Thursday, February 13, 2014

My Snowed In Valentine...Oeufs Brouilles, Perfect Scrambled Eggs

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Chances are, if you live in the Northeastern part of this country, you will be snowed in for Valentine'sDay.  You lucky dog!

Okay, so your red roses might not get delivered and that reservation he made six months ago might have to be cancelled BUT, you get to stay in, just the two of you, for at least a couple of days.  What could be worse?! I'll take that over a dozen red roses any day of the year.  Okay, okay, you say, but what do we do for dinner?! You keep it simple, but you make it awesome.  Remember the best things in life are simple (or is it free?)

Take scrambled eggs.  In this country, we murder this dish.  Our idea of scrambled eggs is to "scramble" them before they are cooked by beating them, ad infinitum, and then adding them all at once to a hot skillet. In less than ten seconds, they are done...and they are awful.  When I think of those scrambled eggs we had for breakfast at our ski house in Vermont, I want to throw up. They sat in my stomach, most of the morning, like a ton of bricks that would not go away until dinner time.  No wonder I was a bad skier.  Scrambled eggs, the culprit.

On the other hand, one of my fondest memories ever was watching my aunt Julieta making scrambled eggs in a double boiler in her apartment in New York.   In the early 60's she moved to the city and got a job at Hammacher Schlemmer, the old Hammecher Schlemmer, right across the street from her apartment at East 57th Street and a couple of doors down from another icon of the day, the old Abercrombie and Fitch.  For those of you too young to remember, the latter was an  elite outfitter of sporting and excursion goods, particularly noted for its expensive shotguns, fishing rods, and tents. The former, for great kitchen gadgets.  I loved going to A&F with my father and watching the stuffed animals they had throughout the store...and I don't mean teddy bears, but REAL bears.  But I digress...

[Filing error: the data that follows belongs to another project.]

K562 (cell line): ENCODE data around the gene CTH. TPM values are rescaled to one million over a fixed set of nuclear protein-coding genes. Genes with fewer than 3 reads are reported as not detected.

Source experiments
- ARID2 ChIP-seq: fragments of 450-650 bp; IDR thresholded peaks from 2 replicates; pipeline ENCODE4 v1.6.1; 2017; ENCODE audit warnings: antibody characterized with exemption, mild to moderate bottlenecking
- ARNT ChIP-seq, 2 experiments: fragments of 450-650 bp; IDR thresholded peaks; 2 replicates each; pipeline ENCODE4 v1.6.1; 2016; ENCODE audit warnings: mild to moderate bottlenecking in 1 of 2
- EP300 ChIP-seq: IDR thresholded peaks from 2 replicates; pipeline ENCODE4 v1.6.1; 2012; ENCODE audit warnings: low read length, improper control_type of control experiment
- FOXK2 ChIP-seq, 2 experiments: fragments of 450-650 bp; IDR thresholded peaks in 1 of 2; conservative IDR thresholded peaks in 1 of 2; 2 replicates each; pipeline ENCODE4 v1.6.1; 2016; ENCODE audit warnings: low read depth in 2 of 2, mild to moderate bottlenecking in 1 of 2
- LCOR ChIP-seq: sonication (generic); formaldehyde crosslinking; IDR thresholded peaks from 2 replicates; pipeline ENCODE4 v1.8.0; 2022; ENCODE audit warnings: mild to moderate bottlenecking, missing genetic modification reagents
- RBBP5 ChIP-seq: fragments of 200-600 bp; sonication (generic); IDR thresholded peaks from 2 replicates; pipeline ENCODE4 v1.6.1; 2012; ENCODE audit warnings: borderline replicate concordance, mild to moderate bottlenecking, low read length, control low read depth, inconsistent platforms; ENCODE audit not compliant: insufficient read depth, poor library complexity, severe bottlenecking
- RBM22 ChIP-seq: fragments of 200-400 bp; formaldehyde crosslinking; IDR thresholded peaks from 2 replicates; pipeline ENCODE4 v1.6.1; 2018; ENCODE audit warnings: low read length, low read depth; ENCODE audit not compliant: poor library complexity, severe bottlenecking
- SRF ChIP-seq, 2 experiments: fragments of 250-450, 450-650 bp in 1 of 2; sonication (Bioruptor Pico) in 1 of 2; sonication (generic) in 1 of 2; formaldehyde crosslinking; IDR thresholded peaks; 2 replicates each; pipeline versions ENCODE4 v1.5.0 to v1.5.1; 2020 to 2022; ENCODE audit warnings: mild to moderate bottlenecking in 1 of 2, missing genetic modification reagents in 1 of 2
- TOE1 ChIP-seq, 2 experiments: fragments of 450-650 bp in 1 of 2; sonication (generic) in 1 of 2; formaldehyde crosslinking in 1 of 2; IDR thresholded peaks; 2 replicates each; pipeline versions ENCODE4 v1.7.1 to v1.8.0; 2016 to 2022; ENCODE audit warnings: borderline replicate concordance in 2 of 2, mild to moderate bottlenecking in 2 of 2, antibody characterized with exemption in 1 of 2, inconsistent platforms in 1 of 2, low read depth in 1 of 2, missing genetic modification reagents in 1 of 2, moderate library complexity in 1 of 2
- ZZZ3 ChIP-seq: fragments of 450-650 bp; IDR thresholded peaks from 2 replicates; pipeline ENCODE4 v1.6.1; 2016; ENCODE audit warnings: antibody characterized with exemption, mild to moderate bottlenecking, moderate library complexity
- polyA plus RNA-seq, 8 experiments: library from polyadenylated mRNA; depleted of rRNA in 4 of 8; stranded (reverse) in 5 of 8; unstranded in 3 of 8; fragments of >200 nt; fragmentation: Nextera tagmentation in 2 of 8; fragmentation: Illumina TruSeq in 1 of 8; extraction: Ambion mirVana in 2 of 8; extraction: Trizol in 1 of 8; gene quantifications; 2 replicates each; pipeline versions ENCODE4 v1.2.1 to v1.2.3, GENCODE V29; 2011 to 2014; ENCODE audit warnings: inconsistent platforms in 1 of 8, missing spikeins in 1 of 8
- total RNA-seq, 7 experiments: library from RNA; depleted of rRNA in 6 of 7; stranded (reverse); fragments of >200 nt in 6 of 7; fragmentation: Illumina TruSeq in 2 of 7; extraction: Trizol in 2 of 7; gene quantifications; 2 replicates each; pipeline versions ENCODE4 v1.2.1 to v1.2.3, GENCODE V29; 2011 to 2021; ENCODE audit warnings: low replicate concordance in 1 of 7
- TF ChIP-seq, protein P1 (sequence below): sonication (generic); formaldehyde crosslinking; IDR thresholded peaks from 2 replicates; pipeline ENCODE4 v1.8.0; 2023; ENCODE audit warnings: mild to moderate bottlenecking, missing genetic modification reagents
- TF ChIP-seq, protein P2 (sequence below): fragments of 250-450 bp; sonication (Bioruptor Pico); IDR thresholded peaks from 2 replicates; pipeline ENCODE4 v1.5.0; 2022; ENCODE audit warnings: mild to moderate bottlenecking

My aunt's going to work was a joke, more of a diversion than anything else.  We all laughed when we heard she had gone to Saks to outfit herself for the job and came out with six coats, including a mink.  She was a real trip and I adored her.  It was a treat to visit her on weekends while I was away at boarding school.  She didn't cook, but boy, could she make scrambled eggs.  I used to sit mesmerized on a kitchen stool and watch her stir those eggs to perfection on a double boiler. She would add a tad of cream cheese in the final minutes of cooking.  I thought that was brilliant! and have made them like that since that light bulb moment.  You should have seen her cooking gear. Remember the daubiere? That is from those days.   She didn't cook, though, not a thing;  but had I been a man, I would have fallen in love with her, if only for those scrambled eggs.

So you see, you don't need to be able to cook a million fancy things to be remembered.  All you need is one, but make it good, make it awesome and make it unforgettable.





Oeufs Brouilles, Scrambled Eggs

3 eggs per person
unsalted butter
cream cheese (optional)
salt

You can cook these on top of a double broiler or directly on the pan.  I usually add a tad of butter, let it melt and add the eggs, slightly beaten, although you don't have to as you will see from this videoHere's another angle.  I know you might not speak French, but all you need to do is watch. 










Let the water in the bottom of the double boiler come to a boil.  Reduce the heat until the water is a slow simmer.  Alternatively, if you are cooking the eggs in a pan on direct heat, the temperature should be between low and medium low.   Start stirring those babies with a wooden spoon.  Don't let the eggs sit idle, keep stirring them around.  You can go clockwise for a bit and switch to counter when you get bored.    If you see that they are cooking too fast, lower the heat.






Once you see them starting to come together, add either a tad of butter or cream cheese and off the heat.






 The eggs will continue cooking long enough to melt the butter or cheese.  Enjoy!!!









Recipe and all photos Lindaraxa

17 comments:

  1. I never thought of making eggs over a double boiler. I'll have to try this because Taiwan stoves don't have a uniform flame--it is higher and more intense in the center (to accommodate woks) so low heat is very hard to regulate.